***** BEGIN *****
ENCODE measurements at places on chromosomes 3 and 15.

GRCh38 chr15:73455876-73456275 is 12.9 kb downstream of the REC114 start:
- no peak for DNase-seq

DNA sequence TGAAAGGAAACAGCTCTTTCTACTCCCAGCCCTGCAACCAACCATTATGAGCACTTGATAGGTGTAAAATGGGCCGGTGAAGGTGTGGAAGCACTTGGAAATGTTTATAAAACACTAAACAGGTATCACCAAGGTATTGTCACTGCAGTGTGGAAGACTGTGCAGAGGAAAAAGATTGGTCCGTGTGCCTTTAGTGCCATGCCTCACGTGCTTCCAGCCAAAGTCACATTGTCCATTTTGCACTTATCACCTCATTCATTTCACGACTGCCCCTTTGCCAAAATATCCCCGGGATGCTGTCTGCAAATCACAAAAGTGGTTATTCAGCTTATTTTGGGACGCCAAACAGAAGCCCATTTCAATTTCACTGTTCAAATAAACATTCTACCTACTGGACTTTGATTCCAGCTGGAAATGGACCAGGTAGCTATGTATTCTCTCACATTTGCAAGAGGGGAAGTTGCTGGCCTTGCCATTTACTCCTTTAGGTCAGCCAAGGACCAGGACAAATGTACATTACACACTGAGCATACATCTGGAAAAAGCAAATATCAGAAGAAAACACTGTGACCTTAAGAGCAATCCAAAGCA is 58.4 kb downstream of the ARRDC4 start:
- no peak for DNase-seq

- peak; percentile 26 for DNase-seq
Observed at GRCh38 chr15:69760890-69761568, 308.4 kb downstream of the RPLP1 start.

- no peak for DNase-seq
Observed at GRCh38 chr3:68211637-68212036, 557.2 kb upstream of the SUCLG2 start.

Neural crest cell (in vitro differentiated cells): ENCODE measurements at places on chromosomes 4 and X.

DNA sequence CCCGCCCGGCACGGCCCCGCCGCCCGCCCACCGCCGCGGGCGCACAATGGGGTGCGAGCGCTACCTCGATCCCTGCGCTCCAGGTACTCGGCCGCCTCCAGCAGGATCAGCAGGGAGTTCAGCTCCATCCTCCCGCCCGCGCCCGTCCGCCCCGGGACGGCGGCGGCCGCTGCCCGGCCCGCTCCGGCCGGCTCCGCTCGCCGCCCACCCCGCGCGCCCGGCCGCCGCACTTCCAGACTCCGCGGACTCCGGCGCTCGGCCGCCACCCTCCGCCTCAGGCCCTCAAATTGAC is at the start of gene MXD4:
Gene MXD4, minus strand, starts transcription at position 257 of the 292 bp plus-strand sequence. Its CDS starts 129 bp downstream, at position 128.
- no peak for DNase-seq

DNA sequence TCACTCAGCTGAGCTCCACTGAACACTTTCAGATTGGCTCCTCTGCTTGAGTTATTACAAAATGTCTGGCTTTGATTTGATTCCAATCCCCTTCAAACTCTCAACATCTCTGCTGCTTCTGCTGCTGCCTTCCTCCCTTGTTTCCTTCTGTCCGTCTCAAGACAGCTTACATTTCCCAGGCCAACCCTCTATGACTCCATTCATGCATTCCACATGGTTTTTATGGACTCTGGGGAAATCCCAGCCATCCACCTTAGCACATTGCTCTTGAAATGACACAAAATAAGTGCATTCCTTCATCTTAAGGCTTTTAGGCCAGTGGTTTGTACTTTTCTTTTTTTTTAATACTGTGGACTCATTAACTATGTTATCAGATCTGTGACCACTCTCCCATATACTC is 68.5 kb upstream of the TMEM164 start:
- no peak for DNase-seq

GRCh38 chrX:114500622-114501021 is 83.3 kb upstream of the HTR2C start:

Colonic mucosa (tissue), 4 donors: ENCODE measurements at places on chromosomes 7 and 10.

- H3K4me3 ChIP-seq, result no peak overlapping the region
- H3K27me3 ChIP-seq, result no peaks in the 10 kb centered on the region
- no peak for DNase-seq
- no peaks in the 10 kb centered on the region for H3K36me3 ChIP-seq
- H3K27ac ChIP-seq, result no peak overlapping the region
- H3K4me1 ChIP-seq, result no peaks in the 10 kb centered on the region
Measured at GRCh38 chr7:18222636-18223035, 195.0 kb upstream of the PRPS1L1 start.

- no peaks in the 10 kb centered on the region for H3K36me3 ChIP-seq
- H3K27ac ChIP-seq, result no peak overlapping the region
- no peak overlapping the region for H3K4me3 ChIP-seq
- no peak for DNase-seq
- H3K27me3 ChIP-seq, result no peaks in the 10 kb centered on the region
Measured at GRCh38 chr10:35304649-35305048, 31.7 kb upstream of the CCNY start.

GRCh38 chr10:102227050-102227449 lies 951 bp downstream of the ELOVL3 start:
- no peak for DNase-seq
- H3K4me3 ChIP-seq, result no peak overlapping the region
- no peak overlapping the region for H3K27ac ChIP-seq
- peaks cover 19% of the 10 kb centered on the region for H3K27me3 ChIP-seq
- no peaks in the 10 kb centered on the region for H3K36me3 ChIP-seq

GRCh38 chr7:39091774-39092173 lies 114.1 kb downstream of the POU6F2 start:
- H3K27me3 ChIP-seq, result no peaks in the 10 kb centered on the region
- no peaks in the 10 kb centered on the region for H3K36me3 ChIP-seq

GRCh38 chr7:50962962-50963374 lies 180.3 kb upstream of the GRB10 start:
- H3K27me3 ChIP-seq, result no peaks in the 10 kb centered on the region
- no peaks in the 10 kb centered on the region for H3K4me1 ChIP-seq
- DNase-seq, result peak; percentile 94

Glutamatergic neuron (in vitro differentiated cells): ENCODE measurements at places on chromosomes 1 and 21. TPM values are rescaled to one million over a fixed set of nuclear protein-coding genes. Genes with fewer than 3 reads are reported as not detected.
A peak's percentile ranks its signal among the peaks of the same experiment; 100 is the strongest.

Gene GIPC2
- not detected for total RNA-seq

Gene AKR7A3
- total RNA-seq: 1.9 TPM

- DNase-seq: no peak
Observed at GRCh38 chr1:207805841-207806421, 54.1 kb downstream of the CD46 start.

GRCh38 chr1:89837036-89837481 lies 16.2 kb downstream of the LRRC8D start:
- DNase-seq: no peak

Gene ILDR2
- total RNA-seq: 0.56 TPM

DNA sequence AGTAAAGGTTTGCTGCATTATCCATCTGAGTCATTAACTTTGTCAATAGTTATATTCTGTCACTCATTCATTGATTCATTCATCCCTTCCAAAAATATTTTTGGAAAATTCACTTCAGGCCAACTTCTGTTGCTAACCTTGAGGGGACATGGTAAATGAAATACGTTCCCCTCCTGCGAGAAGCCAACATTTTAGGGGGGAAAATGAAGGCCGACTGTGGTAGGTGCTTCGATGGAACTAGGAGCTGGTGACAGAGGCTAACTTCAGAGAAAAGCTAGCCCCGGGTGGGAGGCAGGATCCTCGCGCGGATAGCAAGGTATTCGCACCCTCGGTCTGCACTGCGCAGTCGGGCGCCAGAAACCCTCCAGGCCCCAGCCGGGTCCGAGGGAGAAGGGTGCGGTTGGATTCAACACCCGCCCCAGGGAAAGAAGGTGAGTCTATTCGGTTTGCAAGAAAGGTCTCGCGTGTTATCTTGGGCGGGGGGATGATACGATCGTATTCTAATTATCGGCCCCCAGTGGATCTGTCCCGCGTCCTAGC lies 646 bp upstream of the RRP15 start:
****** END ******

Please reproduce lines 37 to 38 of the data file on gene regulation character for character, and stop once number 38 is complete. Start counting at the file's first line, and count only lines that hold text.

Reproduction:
GRCh38 chr7:39091774-39092173 lies 114.1 kb downstream of the POU6F2 start:
- H3K27me3 ChIP-seq, result no peaks in the 10 kb centered on the region